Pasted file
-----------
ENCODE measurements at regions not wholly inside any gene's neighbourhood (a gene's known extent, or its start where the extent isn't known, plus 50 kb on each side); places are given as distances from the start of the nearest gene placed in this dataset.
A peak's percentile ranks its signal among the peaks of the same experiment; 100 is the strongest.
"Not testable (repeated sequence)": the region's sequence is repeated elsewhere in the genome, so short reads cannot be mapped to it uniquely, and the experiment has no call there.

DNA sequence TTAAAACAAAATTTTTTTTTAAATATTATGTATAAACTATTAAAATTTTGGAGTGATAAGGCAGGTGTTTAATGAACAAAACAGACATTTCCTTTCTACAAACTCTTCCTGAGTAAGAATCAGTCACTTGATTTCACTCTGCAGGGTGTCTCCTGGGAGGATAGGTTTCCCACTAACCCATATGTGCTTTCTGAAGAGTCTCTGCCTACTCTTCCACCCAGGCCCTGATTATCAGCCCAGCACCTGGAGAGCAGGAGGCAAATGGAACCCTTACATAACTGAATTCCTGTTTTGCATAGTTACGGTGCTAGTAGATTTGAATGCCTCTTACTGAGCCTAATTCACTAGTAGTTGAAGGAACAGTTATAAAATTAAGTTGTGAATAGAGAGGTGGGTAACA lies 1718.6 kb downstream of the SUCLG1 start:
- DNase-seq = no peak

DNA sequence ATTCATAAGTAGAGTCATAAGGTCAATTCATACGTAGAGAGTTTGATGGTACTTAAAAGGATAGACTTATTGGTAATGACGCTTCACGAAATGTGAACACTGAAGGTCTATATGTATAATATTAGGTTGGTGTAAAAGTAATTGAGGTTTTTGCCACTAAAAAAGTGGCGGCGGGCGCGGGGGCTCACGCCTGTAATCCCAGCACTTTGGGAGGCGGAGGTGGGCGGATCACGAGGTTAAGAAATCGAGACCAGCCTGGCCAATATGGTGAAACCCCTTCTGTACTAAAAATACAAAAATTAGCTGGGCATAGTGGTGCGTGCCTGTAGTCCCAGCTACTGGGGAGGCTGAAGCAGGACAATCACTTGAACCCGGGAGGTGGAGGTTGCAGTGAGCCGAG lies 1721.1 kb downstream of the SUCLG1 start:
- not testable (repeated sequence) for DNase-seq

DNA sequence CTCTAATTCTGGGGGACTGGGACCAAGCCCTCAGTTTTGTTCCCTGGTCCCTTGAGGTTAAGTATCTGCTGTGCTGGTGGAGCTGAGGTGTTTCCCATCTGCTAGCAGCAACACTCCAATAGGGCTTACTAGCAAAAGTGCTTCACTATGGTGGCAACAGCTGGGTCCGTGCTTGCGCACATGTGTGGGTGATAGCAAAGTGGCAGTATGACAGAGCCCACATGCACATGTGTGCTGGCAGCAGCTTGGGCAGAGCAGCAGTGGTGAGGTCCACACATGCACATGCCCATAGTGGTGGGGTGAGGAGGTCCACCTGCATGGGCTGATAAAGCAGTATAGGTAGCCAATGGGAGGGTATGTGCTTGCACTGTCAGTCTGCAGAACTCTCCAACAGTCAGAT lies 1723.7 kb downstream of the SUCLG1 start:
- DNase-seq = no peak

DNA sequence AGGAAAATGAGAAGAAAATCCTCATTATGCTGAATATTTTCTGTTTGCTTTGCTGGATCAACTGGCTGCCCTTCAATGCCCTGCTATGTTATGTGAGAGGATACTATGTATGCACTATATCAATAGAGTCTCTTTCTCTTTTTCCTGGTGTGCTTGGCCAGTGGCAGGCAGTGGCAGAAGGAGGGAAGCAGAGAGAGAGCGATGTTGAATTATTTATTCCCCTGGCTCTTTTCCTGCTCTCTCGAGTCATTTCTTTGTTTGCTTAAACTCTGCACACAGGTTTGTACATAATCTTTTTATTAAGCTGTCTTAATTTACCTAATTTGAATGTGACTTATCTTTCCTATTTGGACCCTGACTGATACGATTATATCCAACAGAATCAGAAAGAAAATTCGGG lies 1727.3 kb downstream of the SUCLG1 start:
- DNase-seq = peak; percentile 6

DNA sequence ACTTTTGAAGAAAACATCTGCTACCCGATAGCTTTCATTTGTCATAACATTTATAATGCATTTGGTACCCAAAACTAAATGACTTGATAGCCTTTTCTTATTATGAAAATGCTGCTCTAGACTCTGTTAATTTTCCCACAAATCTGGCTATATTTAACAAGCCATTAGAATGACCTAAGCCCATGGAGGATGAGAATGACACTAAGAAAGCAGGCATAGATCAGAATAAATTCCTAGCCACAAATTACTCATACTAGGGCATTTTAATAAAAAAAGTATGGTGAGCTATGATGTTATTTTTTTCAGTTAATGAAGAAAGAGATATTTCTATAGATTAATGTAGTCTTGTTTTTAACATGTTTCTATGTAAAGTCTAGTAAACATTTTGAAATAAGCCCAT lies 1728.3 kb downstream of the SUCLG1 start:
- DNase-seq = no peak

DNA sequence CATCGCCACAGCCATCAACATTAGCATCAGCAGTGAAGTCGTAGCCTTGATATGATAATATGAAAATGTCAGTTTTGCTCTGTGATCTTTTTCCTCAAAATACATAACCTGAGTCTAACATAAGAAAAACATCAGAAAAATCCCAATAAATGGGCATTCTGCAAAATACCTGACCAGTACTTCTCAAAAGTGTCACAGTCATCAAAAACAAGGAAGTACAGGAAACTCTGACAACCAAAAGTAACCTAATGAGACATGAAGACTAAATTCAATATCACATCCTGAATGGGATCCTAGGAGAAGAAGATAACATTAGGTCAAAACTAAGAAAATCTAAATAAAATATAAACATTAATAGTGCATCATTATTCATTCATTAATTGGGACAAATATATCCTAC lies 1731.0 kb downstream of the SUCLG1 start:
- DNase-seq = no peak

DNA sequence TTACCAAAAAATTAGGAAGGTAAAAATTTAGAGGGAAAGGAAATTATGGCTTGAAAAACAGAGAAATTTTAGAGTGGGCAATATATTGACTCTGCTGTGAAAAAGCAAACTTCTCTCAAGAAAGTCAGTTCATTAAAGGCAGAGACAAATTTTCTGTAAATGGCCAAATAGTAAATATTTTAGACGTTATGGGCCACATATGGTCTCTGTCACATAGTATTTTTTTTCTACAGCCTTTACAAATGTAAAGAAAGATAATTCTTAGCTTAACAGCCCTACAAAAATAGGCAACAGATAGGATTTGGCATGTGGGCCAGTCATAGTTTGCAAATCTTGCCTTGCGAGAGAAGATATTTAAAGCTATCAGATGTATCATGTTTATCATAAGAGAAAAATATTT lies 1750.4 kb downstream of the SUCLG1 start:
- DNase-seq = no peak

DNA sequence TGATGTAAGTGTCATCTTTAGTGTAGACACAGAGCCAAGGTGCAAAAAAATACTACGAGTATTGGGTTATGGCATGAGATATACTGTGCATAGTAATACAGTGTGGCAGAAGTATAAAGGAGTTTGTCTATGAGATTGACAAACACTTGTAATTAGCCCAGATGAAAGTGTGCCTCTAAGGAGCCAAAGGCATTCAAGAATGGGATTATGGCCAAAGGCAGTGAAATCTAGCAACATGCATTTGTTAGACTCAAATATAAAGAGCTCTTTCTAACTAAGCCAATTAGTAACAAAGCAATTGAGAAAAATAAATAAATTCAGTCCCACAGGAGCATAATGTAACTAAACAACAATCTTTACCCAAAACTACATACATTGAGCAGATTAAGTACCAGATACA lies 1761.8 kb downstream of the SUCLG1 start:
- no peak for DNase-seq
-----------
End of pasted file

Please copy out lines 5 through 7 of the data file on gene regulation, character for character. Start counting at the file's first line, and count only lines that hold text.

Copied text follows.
- DNase-seq = no peak

DNA sequence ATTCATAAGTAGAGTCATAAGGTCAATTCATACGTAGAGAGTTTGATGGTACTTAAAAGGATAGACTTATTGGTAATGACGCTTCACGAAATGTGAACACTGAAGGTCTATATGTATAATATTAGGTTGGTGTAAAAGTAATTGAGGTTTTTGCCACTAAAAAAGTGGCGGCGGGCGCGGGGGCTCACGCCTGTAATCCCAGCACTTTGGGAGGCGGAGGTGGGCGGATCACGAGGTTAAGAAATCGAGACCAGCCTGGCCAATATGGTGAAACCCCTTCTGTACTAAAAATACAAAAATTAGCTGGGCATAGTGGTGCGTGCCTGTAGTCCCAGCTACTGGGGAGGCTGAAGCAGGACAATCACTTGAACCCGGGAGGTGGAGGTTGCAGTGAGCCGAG lies 1721.1 kb downstream of the SUCLG1 start:
- not testable (repeated sequence) for DNase-seq